My column for The Wild Hunt this month is a book review of Benebell Wen’s The Tao of Craft, which is about designing and using Chinese 符 (fú) sigils. My review largely focuses on Wen’s nuanced approach to cultural context (and thus the question of appropriation, which she deals with well), working with spirits, and magic as a craft.
The Iceni were a Brythonic tribe living in what is now Norfolk. They voluntarily allied with the Romans when Claudius invaded in 43 CE, but revolted in 47 against the pro-praetor’s attempt to disarm them.¹ A colony of veterans was stationed at Camolodunum to dissuade further revolts. The coins of the Iceni included depictions of horses and wheels and flowers.
Though defeated in 47, the Iceni remained nominally independent under King Prasutagus. When Prasutagus died in 60, he named both the Roman Emperor Nero and his two daughters as his heirs. His wife, Boudica, was whipped, and his daughters were raped.² According to Tacitus, it was the veterans settled at Camolodunum who were particularly responsible for committing outrages against the Iceni:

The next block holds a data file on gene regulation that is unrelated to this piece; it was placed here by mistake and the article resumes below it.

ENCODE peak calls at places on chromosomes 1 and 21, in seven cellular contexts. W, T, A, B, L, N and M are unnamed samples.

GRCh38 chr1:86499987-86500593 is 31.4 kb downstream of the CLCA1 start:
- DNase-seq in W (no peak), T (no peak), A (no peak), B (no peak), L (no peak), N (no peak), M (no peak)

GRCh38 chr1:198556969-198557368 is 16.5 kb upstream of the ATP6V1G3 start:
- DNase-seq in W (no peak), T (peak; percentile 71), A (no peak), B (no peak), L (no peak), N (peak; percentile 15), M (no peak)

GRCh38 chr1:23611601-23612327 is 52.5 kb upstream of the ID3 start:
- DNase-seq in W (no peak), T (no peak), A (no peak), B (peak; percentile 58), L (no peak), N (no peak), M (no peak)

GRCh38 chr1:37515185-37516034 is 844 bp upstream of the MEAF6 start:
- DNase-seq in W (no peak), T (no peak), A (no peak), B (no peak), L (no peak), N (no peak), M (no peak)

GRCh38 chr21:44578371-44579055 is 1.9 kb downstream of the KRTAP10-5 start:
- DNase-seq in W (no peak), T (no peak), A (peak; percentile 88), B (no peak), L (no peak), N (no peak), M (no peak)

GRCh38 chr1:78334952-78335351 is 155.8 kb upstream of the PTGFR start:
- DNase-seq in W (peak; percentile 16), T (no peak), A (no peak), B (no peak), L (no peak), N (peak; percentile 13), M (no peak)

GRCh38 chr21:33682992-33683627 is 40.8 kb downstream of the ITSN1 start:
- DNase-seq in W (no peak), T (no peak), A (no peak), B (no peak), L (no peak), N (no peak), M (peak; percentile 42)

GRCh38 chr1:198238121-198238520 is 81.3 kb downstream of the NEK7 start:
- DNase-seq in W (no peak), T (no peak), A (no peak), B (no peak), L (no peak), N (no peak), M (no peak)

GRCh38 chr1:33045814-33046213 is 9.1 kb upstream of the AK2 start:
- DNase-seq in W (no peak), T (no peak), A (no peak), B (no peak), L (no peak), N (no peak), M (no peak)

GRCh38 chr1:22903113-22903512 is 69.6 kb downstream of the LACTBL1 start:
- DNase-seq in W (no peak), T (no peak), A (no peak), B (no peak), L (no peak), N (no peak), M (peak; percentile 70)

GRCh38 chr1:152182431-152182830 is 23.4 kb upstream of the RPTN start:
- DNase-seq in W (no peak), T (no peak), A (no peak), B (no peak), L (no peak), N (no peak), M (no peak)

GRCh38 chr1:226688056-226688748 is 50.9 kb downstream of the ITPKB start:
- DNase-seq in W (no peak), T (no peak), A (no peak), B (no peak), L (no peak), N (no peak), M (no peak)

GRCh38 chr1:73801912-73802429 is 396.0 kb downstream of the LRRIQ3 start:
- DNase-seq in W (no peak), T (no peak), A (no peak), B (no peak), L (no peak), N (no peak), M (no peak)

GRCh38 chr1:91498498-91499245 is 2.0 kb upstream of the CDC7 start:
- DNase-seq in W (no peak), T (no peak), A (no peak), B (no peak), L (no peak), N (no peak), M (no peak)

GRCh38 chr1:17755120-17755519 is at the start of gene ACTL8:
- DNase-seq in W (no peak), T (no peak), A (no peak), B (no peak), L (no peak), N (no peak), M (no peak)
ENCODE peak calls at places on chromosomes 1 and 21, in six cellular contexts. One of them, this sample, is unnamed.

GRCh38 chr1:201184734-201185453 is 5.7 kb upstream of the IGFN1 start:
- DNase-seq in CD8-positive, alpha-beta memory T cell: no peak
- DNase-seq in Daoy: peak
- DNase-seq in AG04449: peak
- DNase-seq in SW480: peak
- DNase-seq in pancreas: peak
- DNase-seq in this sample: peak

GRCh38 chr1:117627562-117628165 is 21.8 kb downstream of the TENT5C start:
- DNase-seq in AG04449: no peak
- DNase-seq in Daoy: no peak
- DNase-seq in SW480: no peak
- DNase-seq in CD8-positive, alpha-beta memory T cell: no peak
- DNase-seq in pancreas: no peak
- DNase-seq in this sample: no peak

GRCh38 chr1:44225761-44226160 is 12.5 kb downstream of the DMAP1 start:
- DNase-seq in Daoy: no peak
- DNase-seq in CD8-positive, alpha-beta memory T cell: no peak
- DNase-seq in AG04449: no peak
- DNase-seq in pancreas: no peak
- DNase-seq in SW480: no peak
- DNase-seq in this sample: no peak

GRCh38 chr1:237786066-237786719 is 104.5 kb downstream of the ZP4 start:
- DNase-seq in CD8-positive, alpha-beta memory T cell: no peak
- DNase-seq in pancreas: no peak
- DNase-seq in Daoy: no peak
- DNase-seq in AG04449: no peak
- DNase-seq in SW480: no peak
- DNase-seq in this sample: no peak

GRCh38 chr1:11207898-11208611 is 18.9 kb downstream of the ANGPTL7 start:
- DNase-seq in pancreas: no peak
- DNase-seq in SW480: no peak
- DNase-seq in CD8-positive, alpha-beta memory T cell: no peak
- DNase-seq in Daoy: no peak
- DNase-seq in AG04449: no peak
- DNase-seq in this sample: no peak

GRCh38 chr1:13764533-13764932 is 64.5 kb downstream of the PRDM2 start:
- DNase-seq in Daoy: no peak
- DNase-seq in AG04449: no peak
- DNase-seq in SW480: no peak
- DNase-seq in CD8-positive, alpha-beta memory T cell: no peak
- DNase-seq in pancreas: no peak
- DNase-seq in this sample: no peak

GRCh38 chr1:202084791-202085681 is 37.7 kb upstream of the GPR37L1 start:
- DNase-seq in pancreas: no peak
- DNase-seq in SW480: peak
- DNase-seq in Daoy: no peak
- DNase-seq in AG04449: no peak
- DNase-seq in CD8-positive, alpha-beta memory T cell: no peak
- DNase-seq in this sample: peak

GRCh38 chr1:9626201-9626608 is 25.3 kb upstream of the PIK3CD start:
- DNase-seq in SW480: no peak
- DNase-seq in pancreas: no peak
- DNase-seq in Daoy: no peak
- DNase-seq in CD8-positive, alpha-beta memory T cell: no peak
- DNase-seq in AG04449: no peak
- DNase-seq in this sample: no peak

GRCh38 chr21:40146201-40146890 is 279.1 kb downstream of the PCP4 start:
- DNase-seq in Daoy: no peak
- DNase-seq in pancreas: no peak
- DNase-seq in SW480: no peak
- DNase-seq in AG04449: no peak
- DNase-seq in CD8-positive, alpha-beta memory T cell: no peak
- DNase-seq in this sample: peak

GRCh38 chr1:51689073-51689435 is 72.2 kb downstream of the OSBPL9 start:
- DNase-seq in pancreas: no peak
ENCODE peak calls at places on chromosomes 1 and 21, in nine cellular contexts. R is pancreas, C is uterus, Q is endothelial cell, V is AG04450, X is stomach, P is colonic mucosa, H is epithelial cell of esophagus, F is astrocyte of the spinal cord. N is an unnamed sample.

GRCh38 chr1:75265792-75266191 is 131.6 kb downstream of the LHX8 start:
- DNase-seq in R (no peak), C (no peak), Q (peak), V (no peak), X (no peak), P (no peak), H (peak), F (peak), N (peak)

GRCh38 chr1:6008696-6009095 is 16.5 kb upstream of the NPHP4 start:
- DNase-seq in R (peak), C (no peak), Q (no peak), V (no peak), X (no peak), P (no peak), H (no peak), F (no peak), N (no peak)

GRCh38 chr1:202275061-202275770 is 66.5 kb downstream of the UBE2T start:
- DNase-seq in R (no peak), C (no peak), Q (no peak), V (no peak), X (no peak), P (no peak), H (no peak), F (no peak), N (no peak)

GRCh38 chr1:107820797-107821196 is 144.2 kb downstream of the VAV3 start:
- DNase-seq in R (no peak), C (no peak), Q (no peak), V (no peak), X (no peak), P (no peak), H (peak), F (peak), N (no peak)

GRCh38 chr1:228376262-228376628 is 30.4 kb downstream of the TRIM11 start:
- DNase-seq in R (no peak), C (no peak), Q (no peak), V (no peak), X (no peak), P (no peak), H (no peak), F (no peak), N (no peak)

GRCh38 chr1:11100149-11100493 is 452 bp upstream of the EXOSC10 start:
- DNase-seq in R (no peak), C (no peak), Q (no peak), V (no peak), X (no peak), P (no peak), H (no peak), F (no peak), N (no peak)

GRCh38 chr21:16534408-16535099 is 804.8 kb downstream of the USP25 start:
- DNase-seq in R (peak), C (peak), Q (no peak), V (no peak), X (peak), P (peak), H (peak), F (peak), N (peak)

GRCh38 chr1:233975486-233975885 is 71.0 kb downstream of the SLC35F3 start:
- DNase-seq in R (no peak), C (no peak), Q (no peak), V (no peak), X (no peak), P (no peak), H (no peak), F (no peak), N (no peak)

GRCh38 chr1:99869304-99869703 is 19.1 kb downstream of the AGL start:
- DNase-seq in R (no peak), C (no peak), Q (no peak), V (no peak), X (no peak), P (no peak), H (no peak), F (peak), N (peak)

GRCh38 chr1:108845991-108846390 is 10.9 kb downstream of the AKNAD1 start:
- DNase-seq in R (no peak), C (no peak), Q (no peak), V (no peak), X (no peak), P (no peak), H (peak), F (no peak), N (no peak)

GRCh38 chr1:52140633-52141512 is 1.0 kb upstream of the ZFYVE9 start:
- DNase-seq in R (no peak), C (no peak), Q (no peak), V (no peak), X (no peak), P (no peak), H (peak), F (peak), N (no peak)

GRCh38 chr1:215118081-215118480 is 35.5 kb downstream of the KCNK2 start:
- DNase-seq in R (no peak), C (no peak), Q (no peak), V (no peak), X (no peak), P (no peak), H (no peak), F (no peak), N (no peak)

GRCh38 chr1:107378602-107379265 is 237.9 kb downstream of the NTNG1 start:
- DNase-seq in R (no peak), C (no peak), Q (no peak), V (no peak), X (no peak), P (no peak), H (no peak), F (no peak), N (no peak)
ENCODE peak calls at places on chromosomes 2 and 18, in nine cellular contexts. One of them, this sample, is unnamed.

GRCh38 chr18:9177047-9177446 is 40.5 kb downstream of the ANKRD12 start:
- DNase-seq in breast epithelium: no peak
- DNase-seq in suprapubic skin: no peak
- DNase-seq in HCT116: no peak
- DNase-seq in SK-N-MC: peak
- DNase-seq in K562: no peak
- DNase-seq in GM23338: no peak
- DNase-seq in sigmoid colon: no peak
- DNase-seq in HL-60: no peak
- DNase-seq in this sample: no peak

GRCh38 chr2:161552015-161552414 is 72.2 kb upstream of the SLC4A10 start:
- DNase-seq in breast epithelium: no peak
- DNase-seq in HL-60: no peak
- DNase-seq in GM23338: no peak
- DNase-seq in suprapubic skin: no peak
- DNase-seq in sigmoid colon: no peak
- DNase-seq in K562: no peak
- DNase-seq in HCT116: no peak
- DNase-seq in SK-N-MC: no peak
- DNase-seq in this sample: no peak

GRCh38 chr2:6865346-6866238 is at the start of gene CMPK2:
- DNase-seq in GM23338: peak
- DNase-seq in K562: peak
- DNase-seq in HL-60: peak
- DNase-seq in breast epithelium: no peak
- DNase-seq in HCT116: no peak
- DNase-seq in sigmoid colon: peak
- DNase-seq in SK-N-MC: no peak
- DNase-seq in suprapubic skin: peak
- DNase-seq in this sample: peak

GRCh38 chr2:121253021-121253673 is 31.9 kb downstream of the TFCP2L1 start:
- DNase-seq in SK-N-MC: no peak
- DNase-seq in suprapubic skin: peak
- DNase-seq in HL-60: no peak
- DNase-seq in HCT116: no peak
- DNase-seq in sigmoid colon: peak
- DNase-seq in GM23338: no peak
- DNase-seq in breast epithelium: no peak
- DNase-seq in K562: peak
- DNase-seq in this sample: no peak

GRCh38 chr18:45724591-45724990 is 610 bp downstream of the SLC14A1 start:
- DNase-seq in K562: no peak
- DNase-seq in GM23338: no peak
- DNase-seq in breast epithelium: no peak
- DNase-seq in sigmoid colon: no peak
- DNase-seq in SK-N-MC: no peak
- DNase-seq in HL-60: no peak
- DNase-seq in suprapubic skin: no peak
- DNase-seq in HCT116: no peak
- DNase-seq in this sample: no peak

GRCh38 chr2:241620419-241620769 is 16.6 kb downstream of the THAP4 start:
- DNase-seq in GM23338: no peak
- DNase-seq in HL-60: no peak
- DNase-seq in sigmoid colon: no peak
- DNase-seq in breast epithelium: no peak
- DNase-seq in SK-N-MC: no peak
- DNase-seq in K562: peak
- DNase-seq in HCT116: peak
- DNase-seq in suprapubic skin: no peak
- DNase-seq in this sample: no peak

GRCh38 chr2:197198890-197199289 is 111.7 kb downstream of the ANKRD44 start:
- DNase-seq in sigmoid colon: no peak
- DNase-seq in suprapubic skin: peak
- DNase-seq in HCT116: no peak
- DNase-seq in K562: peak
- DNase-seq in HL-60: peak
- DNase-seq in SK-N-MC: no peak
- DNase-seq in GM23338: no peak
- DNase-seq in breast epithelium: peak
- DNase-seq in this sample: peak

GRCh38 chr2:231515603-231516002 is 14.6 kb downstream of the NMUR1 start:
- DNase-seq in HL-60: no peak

For these new settlers in the colony of Camulodunum drove people out of their houses, ejected them from their farms, called them captives and slaves, and the lawlessness of the veterans was encouraged by the soldiers, who lived a similar life and hoped for similar license.
Furthermore, Roman moneylenders, including Seneca the Younger, demanded repayment of loans from the Iceni.³ Meanwhile, the Roman governor was busy campaigning against rebel Druids on the island of Mona (modern Anglesey).4 Queen Boudica led the Iceni and many other British tribes in revolt against the Romans.
Cassius Dio, writing well over a hundred years later, describes Boudica as being exceptionally tall, having a fierce glare, harsh voice, red-brown hair to her hips, a large golden necklace around her neck, a multi-colored tunic covered by a heavy cloak fastened by a broach, armed with a spear and riding a chariot.5